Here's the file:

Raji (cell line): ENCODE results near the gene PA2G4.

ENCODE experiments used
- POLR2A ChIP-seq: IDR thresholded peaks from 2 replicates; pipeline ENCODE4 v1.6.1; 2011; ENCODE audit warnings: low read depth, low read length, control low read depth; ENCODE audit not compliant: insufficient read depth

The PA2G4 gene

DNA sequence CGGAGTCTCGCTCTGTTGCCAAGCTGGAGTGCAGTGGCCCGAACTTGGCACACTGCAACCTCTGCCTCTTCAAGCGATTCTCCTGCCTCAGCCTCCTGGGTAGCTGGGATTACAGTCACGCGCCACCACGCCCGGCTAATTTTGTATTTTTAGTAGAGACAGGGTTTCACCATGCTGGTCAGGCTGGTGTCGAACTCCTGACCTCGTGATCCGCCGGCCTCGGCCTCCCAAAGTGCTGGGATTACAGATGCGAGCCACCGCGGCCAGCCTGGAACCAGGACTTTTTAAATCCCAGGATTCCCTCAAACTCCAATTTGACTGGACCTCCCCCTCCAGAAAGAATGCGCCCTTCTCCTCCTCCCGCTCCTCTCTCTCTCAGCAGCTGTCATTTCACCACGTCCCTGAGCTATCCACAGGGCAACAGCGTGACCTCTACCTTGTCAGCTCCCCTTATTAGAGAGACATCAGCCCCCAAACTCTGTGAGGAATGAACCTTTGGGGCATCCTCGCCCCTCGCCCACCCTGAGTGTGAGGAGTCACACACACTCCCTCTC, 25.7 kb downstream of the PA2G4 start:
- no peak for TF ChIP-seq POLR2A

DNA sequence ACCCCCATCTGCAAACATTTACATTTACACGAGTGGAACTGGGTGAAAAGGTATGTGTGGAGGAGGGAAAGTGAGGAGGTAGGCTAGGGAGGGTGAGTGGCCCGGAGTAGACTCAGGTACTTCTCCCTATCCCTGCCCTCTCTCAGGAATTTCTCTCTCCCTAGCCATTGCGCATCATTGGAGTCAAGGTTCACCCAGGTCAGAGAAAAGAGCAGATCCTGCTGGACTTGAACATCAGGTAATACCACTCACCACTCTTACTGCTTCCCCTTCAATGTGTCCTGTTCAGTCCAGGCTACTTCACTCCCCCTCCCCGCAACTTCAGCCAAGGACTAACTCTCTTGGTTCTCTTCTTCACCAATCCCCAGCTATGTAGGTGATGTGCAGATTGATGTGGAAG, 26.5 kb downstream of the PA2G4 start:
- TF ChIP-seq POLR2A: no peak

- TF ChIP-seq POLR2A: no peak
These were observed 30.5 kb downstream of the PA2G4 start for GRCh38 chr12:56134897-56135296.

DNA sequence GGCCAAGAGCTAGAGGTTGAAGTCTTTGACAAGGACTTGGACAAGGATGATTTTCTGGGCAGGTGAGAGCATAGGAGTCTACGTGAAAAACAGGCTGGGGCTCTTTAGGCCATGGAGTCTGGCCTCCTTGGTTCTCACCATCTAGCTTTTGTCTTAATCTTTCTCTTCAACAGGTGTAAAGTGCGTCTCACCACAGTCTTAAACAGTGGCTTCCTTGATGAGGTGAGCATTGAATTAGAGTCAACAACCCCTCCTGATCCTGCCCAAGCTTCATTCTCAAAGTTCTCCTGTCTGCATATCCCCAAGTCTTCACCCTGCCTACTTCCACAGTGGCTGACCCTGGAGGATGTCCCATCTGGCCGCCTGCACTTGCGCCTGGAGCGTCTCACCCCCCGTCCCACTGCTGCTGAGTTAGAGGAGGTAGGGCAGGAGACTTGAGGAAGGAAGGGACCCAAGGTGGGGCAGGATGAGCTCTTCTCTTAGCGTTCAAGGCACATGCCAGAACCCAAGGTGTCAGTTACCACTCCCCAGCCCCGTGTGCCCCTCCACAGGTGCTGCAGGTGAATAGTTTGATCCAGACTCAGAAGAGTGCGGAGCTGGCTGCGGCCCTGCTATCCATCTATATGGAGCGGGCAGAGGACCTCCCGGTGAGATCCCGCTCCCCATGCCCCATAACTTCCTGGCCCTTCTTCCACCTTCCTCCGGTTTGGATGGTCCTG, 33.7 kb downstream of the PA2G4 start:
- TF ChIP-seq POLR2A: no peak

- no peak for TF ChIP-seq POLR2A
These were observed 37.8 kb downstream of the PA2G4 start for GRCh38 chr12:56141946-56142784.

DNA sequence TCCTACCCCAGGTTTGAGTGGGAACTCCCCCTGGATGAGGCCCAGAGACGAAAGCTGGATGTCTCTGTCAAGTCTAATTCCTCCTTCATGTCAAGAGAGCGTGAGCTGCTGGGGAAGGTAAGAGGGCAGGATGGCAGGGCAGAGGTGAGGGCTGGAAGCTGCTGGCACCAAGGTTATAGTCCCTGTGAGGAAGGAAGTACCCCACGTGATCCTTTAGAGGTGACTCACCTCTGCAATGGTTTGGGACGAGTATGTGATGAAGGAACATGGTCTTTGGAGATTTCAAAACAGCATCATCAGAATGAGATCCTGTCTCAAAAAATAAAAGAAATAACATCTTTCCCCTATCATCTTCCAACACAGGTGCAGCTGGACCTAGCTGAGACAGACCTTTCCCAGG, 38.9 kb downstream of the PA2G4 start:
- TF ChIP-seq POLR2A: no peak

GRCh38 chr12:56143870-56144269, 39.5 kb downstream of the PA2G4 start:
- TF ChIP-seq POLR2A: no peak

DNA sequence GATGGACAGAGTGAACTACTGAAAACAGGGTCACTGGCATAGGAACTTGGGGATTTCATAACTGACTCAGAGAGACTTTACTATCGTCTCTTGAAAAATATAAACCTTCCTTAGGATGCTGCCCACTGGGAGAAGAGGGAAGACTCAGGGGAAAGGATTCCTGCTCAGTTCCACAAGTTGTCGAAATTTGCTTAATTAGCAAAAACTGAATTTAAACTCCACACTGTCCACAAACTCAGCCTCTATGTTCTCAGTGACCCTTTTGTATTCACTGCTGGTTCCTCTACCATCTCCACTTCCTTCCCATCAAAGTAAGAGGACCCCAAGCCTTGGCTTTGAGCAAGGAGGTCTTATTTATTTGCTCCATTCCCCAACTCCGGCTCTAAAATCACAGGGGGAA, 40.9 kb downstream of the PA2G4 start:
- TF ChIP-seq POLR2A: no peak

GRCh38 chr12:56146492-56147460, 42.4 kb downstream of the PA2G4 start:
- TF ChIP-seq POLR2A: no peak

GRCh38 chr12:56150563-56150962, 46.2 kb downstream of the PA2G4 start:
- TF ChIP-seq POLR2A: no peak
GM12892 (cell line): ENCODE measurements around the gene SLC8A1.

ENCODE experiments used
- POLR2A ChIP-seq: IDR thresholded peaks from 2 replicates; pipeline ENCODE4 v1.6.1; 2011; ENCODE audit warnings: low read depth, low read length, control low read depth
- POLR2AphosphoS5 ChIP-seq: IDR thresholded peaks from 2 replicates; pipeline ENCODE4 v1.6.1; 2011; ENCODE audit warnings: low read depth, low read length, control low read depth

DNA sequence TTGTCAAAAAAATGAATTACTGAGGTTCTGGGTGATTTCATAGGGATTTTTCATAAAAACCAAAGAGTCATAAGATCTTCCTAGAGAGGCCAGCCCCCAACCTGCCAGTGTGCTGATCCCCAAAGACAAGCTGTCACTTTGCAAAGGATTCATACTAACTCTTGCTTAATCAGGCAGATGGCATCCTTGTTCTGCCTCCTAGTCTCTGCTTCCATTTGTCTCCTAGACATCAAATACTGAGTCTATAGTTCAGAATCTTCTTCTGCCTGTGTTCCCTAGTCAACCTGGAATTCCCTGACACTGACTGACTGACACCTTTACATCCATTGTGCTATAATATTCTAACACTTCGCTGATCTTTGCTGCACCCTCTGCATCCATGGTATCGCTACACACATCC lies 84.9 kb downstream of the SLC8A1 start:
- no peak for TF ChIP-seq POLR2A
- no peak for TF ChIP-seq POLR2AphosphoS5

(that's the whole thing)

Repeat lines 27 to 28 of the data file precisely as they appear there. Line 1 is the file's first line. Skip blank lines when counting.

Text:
- POLR2A ChIP-seq: IDR thresholded peaks from 2 replicates; pipeline ENCODE4 v1.6.1; 2011; ENCODE audit warnings: low read depth, low read length, control low read depth
- POLR2AphosphoS5 ChIP-seq: IDR thresholded peaks from 2 replicates; pipeline ENCODE4 v1.6.1; 2011; ENCODE audit warnings: low read depth, low read length, control low read depth